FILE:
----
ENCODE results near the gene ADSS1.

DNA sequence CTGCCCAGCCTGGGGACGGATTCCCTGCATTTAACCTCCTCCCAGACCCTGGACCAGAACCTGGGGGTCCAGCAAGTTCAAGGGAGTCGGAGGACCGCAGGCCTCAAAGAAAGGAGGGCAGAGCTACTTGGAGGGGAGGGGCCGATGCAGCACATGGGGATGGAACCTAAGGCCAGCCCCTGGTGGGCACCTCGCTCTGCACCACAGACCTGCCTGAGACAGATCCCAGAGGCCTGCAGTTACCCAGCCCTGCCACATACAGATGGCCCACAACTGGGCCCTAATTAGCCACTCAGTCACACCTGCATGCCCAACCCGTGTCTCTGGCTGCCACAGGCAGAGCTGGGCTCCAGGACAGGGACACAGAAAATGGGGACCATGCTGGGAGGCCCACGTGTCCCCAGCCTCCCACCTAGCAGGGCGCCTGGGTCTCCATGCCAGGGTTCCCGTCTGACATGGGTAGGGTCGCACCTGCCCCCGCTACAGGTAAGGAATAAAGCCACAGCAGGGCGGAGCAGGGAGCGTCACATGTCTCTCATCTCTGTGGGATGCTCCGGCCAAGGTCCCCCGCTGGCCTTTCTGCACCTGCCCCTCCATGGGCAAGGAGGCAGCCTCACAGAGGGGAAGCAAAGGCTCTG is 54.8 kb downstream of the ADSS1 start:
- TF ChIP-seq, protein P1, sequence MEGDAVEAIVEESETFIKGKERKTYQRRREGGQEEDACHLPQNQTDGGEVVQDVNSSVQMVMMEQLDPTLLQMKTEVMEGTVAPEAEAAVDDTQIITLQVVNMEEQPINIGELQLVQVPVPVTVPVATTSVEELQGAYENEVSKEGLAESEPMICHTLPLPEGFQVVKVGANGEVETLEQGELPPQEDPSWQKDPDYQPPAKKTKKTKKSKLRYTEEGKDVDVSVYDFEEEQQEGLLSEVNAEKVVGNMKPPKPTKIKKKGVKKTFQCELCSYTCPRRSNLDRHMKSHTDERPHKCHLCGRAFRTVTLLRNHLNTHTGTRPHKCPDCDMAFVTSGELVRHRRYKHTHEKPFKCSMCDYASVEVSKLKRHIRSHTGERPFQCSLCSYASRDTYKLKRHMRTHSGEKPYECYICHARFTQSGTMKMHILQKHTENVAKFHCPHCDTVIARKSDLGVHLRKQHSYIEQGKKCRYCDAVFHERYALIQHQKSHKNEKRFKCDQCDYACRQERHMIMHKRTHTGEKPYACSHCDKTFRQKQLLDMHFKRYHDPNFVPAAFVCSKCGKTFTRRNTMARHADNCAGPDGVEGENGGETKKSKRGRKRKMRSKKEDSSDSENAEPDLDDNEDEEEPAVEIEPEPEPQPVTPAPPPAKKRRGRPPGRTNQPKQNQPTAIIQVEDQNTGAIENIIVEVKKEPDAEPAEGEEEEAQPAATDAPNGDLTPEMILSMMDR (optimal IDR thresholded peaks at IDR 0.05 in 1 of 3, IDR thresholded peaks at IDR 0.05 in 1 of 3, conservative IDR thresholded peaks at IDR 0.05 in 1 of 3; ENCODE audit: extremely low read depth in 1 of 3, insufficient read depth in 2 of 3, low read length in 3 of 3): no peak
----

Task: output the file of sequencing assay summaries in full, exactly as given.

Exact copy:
ENCODE results near the gene ADSS1.

DNA sequence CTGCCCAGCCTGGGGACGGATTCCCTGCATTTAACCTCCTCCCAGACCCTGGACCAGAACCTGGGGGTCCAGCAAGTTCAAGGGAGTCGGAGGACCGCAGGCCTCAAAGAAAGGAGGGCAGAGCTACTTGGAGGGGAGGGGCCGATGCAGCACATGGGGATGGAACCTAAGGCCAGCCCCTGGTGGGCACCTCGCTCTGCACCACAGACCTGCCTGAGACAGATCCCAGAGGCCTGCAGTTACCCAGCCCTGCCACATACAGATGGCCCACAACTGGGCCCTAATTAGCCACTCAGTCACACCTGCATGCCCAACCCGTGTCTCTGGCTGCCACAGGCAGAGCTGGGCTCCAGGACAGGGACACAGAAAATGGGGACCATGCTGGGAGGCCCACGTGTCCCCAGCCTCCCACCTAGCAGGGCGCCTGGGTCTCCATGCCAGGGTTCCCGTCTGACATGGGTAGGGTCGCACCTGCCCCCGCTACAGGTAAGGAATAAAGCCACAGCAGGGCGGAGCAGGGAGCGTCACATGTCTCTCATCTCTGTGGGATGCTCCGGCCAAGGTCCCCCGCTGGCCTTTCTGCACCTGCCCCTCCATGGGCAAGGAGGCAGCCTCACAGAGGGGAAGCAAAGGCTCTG is 54.8 kb downstream of the ADSS1 start:
- TF ChIP-seq, protein P1, sequence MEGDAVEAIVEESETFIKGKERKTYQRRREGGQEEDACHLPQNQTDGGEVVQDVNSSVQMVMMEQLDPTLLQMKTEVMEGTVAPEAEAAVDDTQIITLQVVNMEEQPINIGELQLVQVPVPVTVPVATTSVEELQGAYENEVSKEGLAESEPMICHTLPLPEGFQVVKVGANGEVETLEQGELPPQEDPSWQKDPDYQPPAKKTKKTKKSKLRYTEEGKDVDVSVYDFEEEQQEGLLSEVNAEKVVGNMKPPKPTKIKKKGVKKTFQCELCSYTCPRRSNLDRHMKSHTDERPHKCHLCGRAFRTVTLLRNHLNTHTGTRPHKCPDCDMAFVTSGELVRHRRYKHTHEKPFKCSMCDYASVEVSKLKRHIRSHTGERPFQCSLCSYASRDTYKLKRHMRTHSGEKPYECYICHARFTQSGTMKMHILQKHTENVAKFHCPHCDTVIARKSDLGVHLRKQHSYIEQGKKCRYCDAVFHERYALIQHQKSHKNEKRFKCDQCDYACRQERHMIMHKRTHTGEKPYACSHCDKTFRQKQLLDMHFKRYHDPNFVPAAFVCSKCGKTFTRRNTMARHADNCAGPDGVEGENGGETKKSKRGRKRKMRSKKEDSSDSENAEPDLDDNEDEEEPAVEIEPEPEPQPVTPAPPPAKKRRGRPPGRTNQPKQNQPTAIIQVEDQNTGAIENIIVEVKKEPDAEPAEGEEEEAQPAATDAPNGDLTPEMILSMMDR (optimal IDR thresholded peaks at IDR 0.05 in 1 of 3, IDR thresholded peaks at IDR 0.05 in 1 of 3, conservative IDR thresholded peaks at IDR 0.05 in 1 of 3; ENCODE audit: extremely low read depth in 1 of 3, insufficient read depth in 2 of 3, low read length in 3 of 3): no peak